Cheerleading Makes a Comeback
On floodlit high school fields across the country, fans pack the bleachers to hear the clash of football pads, the chants of cheerleaders and the trumpeting of the band on a Friday night.
For Nichol Kahale and her husband Mike, it’s a scene they envisioned for Molokai High School years ago. This summer, Kahale revived cheerleading on Molokai after the program’s 13-year absence, and with football well established on island, they’re one step closer to that “Friday Night Lights” dream.
“Back when I was in school in the 80s we had the whole shebang,” said Kahale, who attended both MHS and Kamehameha Schools. “The bleachers were filled, [we had] band, cheerleaders.”
For the past five years, Kahale had been searching for someone to restore cheerleading but could never find an advisor and was told there wasn’t enough money. Students had also been expressing interest.
Sophomore Star Kaahanui said she and her sisters got interested in cheerleading from watching movies.
“The stunts attracted me to cheerleading,” she said. “And the spirit that it brings back to the school. That’s what inspired me to join this cheer squad.”
They began asking the school for a cheer program when Kaahanui was in eighth grade but, like Kahale, found there was no one to coach it. Up until that point, Molokai was the only school in the Maui Interscholastic League without a cheerleading team, said Kahale.
Kahale finally decided to take charge and formed the Cheer4Llife program under the federally funded 21st Century Community Learning Center grant, which MHS received earlier this year. While Kahale doesn’t have a cheerleading background, she’s joined by assistant coaches Melinda Yamashita, Cora Eustaquio and Louise Manley, all of whom have cheerleading or dancing experience.
The Molokai Cheer and Dance Squad practices nearly every day, learning dances, memorizing chants and stretching for basic stunts like the splits. While Kahale said she’d like to find a gymnastics coach to teach them tumbling and more complicated moves, for now they’re following the low-risk route.
Manley said cheerleading is “a very disciplined sport” that involves both physical and emotional investment.
“You’re cheering standing up for two hours [straight] at a game, and your focus is to try to engage the crowds to work with you to bring spirit,” she explained. “That’s emotional energy that has to be put out there, and you have to have physical endurance.”
Kahale said they’ll be cheering at home football and basketball games and will fundraise for one away game.
The coaches put a focus not only on cheer and dance but also teaching the team confidence for the classroom and the community. To earn their pom poms, they had to memorize portions of the Cheer4Life creed, which emphasizes authenticity, commitment and perspective.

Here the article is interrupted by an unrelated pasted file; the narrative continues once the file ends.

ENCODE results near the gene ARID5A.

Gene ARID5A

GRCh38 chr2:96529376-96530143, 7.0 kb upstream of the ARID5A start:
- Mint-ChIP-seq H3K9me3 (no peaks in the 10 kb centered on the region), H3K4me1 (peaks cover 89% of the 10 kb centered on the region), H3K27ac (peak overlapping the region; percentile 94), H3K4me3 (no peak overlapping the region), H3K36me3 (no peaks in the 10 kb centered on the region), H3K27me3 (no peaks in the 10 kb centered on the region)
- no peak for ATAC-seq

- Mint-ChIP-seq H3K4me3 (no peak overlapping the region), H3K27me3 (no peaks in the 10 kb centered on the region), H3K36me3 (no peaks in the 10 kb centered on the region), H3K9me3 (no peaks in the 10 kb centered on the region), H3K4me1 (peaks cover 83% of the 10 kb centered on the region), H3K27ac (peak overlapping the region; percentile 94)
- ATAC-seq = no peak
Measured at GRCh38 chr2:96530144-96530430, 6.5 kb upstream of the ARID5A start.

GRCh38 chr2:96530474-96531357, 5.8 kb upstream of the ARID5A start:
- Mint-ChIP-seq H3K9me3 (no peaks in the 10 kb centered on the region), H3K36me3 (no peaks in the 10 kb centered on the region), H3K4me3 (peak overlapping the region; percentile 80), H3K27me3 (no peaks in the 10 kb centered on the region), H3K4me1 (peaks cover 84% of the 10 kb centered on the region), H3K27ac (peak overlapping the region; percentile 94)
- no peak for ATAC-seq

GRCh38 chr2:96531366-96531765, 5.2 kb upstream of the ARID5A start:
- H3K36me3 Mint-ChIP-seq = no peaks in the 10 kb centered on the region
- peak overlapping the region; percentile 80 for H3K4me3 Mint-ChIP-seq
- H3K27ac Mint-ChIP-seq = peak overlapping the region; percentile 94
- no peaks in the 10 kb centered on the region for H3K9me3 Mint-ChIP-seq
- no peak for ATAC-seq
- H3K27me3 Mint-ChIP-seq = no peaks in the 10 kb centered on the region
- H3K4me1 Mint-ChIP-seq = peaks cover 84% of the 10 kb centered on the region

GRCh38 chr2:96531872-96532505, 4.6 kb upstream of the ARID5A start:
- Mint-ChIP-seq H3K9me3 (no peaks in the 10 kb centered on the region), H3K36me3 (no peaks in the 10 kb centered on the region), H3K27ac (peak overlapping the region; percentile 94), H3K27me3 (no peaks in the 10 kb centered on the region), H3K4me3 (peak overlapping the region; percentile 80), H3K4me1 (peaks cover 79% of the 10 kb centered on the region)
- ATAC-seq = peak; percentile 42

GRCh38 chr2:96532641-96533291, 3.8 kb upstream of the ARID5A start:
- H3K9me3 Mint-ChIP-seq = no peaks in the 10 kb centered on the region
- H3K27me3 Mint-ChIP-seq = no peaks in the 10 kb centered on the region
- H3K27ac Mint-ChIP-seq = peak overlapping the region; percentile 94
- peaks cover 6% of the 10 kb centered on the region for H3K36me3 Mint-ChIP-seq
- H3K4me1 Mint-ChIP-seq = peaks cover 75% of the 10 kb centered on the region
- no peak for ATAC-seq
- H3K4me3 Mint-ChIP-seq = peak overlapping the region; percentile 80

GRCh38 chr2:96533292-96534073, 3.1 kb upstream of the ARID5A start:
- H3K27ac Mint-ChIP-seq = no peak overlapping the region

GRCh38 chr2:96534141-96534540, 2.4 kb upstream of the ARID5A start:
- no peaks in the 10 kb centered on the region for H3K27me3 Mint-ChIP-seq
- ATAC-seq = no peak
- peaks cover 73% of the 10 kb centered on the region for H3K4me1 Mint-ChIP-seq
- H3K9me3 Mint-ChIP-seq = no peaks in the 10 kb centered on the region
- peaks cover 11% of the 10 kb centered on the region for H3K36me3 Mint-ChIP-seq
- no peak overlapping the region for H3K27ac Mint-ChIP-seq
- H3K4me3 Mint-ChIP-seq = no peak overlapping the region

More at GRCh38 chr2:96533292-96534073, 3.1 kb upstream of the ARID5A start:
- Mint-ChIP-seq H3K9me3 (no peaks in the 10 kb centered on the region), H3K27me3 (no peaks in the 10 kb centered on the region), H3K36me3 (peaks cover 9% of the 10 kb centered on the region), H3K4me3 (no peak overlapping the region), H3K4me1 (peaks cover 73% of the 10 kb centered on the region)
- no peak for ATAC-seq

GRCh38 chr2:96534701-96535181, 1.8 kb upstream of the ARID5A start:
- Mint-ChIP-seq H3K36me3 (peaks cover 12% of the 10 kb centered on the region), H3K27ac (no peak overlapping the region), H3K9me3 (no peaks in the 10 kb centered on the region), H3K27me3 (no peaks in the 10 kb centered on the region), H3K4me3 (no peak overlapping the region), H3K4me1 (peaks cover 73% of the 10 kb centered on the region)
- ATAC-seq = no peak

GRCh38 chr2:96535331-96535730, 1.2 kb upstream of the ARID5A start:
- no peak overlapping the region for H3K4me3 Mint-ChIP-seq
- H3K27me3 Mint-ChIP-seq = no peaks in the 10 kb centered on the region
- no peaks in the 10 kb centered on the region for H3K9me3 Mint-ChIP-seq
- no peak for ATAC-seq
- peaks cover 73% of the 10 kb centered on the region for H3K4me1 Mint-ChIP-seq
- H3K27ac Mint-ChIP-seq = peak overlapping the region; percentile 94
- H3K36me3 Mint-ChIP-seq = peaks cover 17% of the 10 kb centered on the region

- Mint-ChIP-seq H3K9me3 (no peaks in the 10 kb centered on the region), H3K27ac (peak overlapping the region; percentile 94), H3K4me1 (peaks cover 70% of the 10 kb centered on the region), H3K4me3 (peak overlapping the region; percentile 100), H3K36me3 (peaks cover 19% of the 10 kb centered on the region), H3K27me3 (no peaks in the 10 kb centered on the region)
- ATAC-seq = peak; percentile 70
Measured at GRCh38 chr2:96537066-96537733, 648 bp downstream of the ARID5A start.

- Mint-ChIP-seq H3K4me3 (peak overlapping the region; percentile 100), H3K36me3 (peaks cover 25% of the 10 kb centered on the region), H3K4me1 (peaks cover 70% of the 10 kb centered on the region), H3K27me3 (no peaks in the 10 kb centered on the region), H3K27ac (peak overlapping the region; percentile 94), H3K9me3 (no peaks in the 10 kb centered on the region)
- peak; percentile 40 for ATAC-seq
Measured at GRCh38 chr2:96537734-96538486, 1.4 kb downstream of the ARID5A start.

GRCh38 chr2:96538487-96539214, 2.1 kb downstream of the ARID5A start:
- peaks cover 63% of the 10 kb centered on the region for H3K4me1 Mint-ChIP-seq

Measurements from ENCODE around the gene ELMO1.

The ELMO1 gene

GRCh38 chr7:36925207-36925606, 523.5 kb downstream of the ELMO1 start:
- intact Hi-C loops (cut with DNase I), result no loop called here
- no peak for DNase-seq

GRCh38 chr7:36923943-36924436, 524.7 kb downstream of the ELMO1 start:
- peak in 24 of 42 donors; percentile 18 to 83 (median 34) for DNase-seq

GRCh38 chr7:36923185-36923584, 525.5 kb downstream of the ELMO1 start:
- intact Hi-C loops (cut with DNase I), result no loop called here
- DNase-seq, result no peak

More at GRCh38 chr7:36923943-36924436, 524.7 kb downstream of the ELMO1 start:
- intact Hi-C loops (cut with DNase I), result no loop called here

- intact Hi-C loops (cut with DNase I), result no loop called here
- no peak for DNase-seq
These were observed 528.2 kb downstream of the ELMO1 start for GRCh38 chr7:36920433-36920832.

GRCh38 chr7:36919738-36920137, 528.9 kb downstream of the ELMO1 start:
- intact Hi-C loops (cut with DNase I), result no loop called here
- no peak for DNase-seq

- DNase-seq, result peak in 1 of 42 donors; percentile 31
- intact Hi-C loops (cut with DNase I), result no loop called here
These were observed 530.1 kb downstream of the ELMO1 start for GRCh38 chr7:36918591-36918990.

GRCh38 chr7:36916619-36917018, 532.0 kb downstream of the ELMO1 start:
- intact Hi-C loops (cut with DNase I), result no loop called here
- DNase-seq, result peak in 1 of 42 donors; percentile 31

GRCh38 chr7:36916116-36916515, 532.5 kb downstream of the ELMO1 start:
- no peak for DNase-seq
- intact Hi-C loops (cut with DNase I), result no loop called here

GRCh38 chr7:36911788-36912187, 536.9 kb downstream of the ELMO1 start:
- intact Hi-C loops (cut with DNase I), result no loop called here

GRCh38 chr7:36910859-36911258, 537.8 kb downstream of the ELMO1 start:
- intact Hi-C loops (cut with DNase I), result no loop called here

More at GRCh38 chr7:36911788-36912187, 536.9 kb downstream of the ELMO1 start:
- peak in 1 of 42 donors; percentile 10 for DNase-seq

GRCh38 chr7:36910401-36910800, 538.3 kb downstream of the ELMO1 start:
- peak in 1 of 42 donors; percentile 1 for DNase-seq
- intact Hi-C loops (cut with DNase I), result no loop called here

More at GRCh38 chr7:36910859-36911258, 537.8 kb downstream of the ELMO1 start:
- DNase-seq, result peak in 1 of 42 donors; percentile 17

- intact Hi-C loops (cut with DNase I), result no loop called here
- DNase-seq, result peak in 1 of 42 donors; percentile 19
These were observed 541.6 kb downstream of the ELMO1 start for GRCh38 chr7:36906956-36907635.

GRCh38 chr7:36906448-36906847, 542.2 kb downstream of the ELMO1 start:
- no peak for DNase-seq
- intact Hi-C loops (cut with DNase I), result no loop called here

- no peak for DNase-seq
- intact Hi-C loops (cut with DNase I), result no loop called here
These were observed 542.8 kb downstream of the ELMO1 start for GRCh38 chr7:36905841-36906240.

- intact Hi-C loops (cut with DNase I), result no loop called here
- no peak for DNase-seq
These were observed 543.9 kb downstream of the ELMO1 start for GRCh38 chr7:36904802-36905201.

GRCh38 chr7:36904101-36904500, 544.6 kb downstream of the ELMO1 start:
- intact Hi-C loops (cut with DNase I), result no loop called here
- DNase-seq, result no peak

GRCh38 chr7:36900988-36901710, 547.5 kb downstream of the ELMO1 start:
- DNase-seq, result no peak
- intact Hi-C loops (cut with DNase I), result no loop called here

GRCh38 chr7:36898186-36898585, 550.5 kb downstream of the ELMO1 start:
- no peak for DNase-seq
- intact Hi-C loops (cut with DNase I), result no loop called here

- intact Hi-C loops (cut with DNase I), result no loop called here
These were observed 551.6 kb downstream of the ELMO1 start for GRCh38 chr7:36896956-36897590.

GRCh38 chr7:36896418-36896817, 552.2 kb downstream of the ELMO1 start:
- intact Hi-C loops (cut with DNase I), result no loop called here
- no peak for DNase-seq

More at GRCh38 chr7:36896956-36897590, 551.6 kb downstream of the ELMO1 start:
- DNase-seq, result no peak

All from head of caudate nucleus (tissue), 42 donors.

“We’re not supposed to just bring our good attitude to the field,” said senior Misty Parker. “We’re supposed to carry it outside and get people around us to be good spirited and happy, at school, at home.”
It’s been a test of confidence for the squad. Parker added that when they tried to lead out cheers at a football preseason game, the crowd “just looked at us.” However, fans later got in on the cheers and Kahale added that people approached her after the game wanting to get involved.
“Being able to go in front of a crowd … has built their confidence,” said Kahale. “I’ve seen they’re much more assertive in having a conversation with me. … Being able to communicate verbally and express themselves is a life skill that they’re gonna need beyond high school.”
The 21 girls and one boy on the squad want to help boost student attendance at games, which they feel has been low. Manley and Kahale said they hope to hold a pep rally this week in preparation for Molokai football’s big home game on Sept. 19 against Seabury.
“I wanted to be a part of bringing spirit back to our school,” said sophomore Lahilahi Manaba. “It’s something new and I never know when I’m gonna get this opportunity again.”
Cheerleading was revived 13 years ago, but it only lasted for about a year, said Kahale. While she doesn’t plan to lead the program in the long-term, she and the coaches are working to give it a strong, community-supported foundation for the future.
Athletic Director Lee DeRouin said the squad has “proved they can do it,” and there are plans to include it under the athletic department next year. The squad is already following Department of Education policy for student-athletes, including GPA requirements.
“Cheerleading is really a small part of what I see this doing for the girls,” said Kahale. “It’s about self-esteem and confidence. … I tell them that they’re ambassadors of goodwill and they’re actually the connection between the student body, the athletic department and the community.”